How fast do teeth and bones grow? A new method can quantify this, opening up further possibilities for tissue engineering
How fast teeth grow, what influences their growth dynamics and how dental tissues regenerate. All this can be monitored in detail by a new monitoring method developed by the research group of Assoc. Mgr. Jan Křivánek, Ph.D. at the Faculty of Medicine of Masaryk University. It can be used in regenerative medicine, in testing new approaches in wound healing or in monitoring developmental defects of bones and teeth. The importance of Křivánek's work is underlined by its publication in the prestigious scientific journal Science Advances.
Jan Křivánek attracted attention in scientific circles three years ago when he mapped and categorized cells in mouse teeth and subsequently also in human teeth, which are overwhelmingly similar at the molecular and cellular level. On that occasion, he discovered several new types of stem cells and described the differentiation processes by which they are transformed into the cells that form the hard tissues of the teeth. "We are trying to understand the general principles of organ and tissue regeneration by studying them," says the young scientist, fascinated by rodents whose front incisors grow throughout their lives. "What is interesting is not only the regrowth itself, but also that when a mouse breaks off a tooth, it has evolved a special principle that the tooth even accelerates its growth. And it does so dramatically."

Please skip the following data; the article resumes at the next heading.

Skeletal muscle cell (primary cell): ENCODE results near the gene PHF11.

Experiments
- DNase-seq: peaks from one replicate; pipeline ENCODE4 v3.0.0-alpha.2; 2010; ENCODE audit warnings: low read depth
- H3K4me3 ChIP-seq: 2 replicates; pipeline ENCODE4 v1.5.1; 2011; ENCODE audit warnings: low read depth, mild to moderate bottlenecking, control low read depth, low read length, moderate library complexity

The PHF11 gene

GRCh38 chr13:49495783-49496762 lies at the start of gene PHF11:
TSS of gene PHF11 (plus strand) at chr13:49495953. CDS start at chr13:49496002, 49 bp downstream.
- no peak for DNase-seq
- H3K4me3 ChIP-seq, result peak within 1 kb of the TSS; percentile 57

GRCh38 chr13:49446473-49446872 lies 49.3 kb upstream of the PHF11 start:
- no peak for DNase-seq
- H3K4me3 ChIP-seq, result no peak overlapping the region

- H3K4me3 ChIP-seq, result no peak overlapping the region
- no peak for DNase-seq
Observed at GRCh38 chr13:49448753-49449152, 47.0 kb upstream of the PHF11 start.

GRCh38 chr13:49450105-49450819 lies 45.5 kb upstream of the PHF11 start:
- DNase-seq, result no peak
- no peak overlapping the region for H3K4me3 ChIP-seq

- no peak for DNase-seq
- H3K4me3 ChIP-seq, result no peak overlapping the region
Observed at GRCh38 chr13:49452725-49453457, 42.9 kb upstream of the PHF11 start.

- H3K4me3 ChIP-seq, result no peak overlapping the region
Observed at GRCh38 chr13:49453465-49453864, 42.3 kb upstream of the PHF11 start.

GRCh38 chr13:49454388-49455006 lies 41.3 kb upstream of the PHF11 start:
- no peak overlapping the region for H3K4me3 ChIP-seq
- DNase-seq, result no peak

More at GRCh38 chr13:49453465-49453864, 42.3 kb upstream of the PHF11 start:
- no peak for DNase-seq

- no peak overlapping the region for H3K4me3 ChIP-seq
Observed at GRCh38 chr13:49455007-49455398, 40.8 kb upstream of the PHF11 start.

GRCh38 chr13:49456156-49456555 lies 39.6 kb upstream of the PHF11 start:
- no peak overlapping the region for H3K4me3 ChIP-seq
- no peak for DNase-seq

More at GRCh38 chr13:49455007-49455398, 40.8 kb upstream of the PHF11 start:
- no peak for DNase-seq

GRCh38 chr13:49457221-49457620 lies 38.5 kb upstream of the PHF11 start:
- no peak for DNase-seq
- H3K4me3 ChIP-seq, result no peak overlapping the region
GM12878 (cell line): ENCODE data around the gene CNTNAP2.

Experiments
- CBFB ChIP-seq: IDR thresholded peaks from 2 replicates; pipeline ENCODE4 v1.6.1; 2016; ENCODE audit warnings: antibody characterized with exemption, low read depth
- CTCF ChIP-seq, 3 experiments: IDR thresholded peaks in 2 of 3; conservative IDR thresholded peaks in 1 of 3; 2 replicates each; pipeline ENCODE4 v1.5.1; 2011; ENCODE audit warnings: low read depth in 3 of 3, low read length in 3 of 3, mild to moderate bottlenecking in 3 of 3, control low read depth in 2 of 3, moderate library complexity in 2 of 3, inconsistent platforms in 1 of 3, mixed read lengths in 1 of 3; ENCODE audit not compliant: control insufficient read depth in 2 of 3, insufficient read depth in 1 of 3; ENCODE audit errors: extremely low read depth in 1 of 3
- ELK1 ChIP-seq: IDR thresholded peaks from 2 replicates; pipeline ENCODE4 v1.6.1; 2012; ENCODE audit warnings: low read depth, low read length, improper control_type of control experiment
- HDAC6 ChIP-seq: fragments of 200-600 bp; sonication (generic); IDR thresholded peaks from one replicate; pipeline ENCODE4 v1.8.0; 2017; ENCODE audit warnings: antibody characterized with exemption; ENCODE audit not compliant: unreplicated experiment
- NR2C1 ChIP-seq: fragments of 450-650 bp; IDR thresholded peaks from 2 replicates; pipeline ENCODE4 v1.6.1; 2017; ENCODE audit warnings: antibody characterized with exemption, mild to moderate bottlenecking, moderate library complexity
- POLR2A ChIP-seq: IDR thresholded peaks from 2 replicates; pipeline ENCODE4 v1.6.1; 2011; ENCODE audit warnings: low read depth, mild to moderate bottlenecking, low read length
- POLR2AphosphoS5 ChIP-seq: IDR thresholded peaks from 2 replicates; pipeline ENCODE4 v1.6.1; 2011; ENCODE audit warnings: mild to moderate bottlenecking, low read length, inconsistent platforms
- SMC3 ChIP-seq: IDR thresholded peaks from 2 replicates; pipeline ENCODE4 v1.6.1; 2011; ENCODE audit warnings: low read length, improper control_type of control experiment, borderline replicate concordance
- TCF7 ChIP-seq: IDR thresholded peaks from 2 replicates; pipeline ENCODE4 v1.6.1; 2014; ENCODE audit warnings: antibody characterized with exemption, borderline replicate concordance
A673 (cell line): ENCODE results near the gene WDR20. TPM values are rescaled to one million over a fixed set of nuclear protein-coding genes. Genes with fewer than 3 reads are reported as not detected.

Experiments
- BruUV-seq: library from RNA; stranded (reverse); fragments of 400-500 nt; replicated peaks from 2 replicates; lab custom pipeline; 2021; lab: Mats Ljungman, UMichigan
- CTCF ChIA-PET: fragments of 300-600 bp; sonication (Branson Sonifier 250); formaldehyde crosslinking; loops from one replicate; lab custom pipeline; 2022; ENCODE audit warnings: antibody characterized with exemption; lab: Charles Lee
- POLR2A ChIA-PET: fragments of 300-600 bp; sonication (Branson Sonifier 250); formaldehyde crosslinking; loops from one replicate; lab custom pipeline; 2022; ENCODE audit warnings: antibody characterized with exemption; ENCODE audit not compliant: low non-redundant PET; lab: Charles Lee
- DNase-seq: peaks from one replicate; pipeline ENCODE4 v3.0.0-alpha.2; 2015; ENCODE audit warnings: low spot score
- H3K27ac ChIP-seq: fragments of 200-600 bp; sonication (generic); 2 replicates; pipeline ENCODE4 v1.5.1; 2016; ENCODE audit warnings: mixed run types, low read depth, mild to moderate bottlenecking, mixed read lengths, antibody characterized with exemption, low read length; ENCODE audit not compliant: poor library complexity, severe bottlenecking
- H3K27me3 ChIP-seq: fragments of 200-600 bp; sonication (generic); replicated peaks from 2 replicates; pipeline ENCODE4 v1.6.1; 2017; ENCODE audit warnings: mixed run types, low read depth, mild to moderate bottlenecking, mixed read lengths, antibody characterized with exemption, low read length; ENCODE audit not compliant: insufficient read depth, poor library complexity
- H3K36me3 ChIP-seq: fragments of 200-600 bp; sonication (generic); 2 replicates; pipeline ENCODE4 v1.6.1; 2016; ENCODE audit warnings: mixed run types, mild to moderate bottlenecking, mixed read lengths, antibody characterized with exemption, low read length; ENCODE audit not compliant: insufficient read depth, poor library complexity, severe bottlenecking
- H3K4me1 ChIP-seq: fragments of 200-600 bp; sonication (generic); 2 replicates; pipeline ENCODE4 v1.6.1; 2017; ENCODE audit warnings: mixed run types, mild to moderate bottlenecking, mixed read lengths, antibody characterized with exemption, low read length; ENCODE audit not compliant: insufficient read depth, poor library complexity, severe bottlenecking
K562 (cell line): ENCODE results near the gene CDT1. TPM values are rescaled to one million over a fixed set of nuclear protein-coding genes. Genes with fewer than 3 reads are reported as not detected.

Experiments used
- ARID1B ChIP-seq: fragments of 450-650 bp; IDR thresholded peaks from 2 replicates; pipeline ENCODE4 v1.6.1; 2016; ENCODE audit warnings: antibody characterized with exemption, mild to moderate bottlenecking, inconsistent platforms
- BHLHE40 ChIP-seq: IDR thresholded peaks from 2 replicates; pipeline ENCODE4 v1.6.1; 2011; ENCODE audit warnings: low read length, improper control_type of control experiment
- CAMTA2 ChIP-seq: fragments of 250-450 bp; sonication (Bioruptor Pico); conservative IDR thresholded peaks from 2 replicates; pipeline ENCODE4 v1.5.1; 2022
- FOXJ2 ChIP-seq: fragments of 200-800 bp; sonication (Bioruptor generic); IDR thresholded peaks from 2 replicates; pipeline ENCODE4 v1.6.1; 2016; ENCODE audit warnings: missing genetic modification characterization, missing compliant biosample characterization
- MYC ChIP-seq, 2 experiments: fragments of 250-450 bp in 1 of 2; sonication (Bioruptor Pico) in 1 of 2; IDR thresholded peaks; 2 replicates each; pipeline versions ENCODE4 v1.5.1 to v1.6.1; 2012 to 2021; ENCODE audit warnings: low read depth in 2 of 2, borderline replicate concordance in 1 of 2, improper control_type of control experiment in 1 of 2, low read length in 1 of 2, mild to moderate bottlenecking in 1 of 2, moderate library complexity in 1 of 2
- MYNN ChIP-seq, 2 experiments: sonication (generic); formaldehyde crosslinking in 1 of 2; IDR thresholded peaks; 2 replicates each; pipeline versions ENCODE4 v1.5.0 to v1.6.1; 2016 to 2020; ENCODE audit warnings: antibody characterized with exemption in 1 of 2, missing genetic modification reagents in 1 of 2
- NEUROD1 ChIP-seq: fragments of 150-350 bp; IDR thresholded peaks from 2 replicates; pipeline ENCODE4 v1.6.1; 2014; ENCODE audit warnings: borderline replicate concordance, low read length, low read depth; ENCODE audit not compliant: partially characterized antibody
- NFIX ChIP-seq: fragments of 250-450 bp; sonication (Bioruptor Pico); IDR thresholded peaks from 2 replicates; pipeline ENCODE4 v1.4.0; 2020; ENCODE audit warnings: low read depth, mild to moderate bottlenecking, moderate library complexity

The Brno scientists have now developed a method to describe and quantify these growth dynamics at micrometer scales, the first in the world to do so: BEE-ST. As the full name - Bones and TEEth Spatio-Temporal Growth Monitoring - suggests, it allows the development of hard tissues to be monitored in all three dimensions and over time. It consists of precisely timed delivery of fluorescent dyes, their incorporation into emerging bone and teeth, and subsequent optical brightening, but without the need for prior decalcification, which in conventional methods also removes incorporated chemicals.
"Our method builds on a combination of several established approaches. There are dozens of dyes that are incorporated into the emerging hard tissues and have been known for years. We tested many of them, selected the two that work best - alizarin and calcein - wrote procedures on how to apply them, and devised new approaches to quantify growth and healing," Křivánek explains. In addition, by collaborating with colleagues from the Faculty of Science, they have tested the BEE-ST in multiple animal species and confirmed its universal use for monitoring the development of any calcium-based tissue. "Although we initially focused only on mouse incisors, in parallel we found that our method can be applied to other tissues."
BEE-ST thus opens up opportunities for further research and application in areas ranging from developmental biology, tissue healing and regeneration, bone and dental engineering, and the study of congenital developmental defects of the support system and teeth. Meanwhile, Křivánek himself and his team are taking their work further. "No one has yet figured out what it is that makes mice's teeth grow back so quickly after injury. No one knows how it is detected, how the stem cells respond to it, and no one has been able to quantify the growth rate accurately. We can do it now," he hints at the future direction of his research.
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